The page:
ARM Twisting: Intel to Fab Chips for Apple?
Intel’s hunt for new foundry business may well end in a deal with Apple to fab the company’s “A” series chips. That’s the word on the street, anyway, most recently codified by Citigroup analyst Glen Yeung, who says the supply chain chatter he’s hearing suggests a foundry partnership between the two companies may be in the offing.
“We believe a foundry relationship may be forming between Intel and Apple,” Yeung says. “Our discussions with the hardware supply chain tend to support this belief. Intel has previously acknowledged they would be amenable to such a relationship, under the right conditions.”
Among those conditions, says Yeung: An agreement from Apple to someday convert from an ARM-based core for handsets and tablets to x86, which would essentially give Intel Apple’s chip business. That would obviously be a huge win for Intel, as it stands to gain much from Apple’s market share in smartphones and tablets.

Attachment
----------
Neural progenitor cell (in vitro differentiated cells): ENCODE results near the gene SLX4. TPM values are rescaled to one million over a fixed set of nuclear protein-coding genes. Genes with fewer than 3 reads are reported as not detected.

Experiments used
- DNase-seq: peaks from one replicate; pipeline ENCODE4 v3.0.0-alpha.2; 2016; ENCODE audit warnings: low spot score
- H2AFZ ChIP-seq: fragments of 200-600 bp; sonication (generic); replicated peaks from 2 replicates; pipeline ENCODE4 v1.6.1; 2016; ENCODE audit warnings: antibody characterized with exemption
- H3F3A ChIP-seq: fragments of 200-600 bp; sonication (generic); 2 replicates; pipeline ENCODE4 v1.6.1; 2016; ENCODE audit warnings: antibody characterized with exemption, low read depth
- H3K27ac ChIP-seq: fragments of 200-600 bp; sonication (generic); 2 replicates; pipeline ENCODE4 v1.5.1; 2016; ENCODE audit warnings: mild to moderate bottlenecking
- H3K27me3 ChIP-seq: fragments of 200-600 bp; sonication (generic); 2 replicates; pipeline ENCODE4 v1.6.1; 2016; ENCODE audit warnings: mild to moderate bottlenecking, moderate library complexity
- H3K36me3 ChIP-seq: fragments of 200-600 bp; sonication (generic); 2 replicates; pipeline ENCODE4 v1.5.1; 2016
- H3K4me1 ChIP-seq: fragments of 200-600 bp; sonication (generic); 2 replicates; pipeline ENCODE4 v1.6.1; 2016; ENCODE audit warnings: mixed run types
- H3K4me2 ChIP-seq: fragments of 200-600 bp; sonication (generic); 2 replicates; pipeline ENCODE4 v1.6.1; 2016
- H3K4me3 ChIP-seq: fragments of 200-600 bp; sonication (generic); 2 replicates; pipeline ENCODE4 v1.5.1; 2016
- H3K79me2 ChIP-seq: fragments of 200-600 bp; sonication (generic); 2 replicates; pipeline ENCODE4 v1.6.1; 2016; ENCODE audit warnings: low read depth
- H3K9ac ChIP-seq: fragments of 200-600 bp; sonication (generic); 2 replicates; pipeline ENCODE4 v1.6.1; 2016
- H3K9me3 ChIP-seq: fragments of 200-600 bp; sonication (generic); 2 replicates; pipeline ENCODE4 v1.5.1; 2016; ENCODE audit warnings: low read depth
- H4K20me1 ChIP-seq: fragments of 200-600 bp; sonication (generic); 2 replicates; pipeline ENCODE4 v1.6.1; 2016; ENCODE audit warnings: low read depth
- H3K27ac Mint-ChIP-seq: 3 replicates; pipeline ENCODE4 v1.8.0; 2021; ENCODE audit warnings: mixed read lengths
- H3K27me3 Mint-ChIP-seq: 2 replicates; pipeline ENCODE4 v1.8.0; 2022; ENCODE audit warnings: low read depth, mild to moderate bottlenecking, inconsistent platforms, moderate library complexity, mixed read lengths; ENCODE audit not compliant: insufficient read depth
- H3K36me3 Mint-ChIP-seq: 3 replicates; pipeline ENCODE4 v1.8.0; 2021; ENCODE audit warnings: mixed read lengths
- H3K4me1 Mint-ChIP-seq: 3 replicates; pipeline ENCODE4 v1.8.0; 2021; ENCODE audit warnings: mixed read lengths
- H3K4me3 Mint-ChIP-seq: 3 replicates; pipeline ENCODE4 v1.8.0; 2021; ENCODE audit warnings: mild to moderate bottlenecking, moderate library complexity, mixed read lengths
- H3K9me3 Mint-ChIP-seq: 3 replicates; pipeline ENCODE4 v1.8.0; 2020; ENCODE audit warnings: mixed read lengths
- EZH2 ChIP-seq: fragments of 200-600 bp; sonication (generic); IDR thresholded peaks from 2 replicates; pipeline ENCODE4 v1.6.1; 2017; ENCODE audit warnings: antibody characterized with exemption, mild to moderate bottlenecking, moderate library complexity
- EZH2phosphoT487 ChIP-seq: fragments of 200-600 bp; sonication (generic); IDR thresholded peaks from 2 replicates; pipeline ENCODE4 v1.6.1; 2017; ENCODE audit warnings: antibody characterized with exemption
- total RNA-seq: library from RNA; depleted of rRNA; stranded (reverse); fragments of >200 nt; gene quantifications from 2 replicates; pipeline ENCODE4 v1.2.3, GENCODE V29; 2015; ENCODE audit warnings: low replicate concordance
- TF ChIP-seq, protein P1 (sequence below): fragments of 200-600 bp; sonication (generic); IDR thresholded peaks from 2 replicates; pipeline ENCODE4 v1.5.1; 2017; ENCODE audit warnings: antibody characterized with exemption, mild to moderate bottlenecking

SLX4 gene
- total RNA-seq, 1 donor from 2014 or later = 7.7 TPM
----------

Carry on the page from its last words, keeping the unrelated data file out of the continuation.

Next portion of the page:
But there is one problem. Apple’s A4 and A5 chips are based on an ARM design and Intel isn’t exactly a big fan of ARM. Asked during Intel’s recent investor meeting if the company would consider fabbing chips based on the ARM architecture, CEO Paul Otellini had this to say: “The short answer is ‘No.'”
A foundry partnership with Apple would require a rethinking of that answer, at least for the short term. And Intel certainly could do it. It has the necessary ARM licenses. It just needs to convince Apple to dump Samsung, which currently handles chip fabrication for it, and migrate its mobile devices over to its forthcoming low-power x86-based chips next year.